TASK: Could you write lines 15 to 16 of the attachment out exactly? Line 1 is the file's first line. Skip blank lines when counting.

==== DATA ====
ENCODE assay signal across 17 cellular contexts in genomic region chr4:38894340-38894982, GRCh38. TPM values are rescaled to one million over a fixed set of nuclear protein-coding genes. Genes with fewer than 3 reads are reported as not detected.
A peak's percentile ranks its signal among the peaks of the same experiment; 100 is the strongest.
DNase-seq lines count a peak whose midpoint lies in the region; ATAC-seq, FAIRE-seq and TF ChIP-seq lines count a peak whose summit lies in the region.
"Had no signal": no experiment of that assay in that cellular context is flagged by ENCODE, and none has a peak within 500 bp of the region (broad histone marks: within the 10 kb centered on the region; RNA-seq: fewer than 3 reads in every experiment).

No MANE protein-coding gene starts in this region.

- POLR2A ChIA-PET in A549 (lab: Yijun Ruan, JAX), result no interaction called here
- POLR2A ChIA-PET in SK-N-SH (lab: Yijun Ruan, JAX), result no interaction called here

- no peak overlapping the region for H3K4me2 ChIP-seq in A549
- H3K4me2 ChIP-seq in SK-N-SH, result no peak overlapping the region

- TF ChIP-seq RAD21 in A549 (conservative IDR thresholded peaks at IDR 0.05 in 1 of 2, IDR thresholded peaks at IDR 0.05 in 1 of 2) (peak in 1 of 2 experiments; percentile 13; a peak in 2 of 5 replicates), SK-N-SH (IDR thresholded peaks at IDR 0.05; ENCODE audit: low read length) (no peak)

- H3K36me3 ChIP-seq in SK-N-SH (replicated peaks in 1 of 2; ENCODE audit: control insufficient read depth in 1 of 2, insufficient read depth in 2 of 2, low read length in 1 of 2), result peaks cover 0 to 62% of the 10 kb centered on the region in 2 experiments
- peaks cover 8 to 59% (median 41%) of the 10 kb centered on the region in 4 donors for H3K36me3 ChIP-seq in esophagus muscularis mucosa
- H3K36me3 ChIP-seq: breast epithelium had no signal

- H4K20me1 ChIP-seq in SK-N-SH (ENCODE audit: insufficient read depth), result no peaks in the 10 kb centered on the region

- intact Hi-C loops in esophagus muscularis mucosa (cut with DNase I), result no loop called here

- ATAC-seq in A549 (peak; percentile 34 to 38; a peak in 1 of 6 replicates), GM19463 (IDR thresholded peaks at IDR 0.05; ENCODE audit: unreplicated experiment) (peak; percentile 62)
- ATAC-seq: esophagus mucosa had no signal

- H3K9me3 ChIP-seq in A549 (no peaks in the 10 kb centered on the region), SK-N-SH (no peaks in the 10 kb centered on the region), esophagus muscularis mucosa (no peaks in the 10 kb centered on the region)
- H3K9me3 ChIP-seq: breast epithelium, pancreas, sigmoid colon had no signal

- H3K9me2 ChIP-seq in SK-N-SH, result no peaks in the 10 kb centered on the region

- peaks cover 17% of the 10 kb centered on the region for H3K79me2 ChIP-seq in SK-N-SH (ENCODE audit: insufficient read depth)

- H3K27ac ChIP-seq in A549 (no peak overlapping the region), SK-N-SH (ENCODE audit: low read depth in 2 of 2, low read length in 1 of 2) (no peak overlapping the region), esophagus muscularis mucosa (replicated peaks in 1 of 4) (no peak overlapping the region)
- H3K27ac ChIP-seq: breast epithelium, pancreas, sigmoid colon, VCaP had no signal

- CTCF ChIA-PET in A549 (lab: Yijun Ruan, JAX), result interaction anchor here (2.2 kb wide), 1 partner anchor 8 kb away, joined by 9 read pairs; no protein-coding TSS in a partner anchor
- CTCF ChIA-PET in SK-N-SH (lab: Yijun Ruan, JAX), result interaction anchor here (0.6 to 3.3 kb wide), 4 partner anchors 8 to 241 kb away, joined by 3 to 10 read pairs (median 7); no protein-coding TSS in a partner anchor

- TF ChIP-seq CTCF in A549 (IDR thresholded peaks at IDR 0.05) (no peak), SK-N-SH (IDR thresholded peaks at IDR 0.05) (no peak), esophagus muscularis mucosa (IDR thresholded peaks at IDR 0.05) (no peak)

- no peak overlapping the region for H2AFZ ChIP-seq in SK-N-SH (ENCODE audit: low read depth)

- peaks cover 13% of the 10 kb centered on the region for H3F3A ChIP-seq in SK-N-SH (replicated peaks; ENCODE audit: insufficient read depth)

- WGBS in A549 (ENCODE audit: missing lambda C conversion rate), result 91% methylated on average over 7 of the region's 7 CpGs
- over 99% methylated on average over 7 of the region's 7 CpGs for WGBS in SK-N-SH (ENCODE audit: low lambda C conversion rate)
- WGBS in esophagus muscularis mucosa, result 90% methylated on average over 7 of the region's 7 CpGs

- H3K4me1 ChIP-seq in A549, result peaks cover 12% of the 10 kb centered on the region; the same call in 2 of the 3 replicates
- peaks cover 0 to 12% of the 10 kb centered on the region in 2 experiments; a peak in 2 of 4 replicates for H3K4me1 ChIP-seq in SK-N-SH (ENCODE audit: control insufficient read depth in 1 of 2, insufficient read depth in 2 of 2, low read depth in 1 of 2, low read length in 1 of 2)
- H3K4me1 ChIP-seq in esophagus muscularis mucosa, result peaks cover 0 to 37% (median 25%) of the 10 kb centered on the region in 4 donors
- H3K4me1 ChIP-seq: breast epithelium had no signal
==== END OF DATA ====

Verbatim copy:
- intact Hi-C loops in esophagus muscularis mucosa (cut with DNase I), result no loop called here

- ATAC-seq in A549 (peak; percentile 34 to 38; a peak in 1 of 6 replicates), GM19463 (IDR thresholded peaks at IDR 0.05; ENCODE audit: unreplicated experiment) (peak; percentile 62)